Rick Scott, top lawmakers agree on more money for schools, tourism, businesses

Posted June 04, 2017

"I think we have the outlines for a tremendous session, a productive session and one that will do great things for the state of Florida", said Florida House Speaker Richard Corcoran.

And he vetoed $50,000 earmarked for the long-dragging Bunnell-bypass project that would open a highway on the east side of town, from Commerce Parkway's intersection with State Road 100 (at the Wendy's) to US 1 at the south end of town.

With Friday's announcement there is one big budget issue that has yet to be resolved-the fate of the $419 million public schools policy bill (HB 7069).

He said Enterprise Florida will leverage wherever it can.

Yet all of this additional spending is not worth the damage that would be caused by the education legislation that Corcoran covets and Scott evidently agreed to spare. It took him only four days to act on the 2015-16 budget bill, after lawmakers broke an extended deadlock by passing a budget on June 19. It's not as much as Scott wanted, but it does represent a 33 percent increase in spending right away per pupil.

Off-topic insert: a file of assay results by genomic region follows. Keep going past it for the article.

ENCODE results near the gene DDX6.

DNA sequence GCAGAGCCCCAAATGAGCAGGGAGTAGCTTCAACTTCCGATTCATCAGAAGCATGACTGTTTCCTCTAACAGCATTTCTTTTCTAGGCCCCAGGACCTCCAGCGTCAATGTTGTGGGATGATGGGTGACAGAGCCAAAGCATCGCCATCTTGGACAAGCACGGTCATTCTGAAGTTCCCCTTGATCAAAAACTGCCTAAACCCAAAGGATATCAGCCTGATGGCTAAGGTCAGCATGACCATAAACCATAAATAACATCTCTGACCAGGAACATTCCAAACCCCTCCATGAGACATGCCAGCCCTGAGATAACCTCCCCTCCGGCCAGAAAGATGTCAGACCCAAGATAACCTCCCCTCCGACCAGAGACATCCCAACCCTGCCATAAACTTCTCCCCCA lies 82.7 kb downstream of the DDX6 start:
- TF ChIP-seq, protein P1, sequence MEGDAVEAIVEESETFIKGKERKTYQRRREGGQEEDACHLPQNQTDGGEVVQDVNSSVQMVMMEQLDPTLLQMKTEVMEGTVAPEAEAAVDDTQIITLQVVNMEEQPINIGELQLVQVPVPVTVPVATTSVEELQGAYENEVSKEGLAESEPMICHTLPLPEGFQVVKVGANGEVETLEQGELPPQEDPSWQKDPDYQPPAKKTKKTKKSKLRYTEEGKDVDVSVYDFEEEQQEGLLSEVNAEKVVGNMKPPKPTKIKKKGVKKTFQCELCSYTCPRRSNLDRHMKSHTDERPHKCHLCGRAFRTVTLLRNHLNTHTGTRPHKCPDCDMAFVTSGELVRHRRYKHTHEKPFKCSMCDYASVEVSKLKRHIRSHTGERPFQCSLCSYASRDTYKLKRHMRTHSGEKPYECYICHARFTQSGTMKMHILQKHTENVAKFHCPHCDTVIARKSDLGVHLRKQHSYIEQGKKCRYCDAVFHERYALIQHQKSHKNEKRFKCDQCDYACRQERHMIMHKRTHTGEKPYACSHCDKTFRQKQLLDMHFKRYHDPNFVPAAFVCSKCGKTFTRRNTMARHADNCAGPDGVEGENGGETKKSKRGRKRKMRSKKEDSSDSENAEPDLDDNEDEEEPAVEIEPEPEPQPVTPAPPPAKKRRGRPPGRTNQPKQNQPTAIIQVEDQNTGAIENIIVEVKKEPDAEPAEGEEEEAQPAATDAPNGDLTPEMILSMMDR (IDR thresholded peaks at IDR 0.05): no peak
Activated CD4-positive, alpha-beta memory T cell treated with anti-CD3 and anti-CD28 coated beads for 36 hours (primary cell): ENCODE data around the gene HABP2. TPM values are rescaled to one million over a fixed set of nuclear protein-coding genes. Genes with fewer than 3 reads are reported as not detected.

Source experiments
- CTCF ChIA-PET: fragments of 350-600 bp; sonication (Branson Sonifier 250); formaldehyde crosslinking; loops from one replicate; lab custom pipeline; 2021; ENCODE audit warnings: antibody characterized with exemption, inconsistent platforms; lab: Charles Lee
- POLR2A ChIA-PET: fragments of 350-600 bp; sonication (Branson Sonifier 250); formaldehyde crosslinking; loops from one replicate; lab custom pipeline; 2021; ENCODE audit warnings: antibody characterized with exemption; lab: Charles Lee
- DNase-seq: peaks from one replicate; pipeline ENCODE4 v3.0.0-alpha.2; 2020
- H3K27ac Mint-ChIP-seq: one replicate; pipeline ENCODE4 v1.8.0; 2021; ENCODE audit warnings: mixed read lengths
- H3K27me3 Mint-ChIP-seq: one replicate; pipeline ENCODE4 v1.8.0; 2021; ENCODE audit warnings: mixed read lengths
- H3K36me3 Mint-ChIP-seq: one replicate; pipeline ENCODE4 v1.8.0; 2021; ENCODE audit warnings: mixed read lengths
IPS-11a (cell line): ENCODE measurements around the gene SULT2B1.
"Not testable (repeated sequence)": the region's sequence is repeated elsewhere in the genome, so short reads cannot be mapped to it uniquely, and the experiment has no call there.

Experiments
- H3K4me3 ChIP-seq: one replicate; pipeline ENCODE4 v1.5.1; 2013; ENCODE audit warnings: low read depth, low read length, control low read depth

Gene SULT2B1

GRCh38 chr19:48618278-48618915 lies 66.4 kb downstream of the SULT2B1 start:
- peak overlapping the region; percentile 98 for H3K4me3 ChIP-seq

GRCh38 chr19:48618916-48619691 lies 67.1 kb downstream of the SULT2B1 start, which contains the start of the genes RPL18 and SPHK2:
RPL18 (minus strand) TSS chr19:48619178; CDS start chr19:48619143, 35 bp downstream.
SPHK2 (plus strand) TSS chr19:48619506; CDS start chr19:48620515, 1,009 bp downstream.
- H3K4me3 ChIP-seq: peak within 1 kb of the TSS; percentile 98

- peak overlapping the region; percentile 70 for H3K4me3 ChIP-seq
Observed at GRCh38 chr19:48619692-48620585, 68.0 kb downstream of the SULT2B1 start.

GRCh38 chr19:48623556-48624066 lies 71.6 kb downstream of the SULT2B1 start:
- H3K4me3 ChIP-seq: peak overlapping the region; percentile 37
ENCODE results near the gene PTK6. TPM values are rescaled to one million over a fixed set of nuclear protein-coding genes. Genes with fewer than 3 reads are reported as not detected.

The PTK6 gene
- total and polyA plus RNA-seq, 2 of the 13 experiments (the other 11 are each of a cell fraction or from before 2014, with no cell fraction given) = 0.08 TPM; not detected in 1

The budget outcome is complicated by a series of related bills, which are not yet in the governor's possession.

Last month, members of the Broward Teachers Union and United Teachers of Dade said the bill cuts money for education and closes schools this summer in order to make room for charter schools.

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Lawmakers waited three weeks to send Governor Rick Scott the state budget. It would give Scott a chance to renew his pitch for $85 million in economic-development incentives and $100 million for tourism-marketer Visit Florida.

In signing the bulk of an $80 billion-plus budget for the fiscal year that starts July 1, Scott told reporters the savings from vetoes will help cover a planned increase in public school funding, tourism marketing and economic-development efforts. The exact amount of the budget after the vetoes Friday was not immediately clear. That part also includes $239 million that greatly expands a teacher bonus program known as the Best and Brightest Scholarship. That last occurred in 1970 when lawmakers overrode Gov. Claude Kirk's veto of the annual budget bill.

"I don't think we should be spending what NY is spending or California, and I don't think we should be offering $100 million (incentive deals) or whatever people do".

Lawmakers have tentatively scheduled a special session for mid to late June, in case there is a veto they can override.

Scott said that he will sign the $82.4 billion budget, although he is expected to veto individual spending items.

Scott wrote in a letter to Secretary of State Ken Detzner that he vetoed the citrus canker money due to ongoing litigation. He called for a special session and also played the "veto card" to the tune of more than $400-million dollars!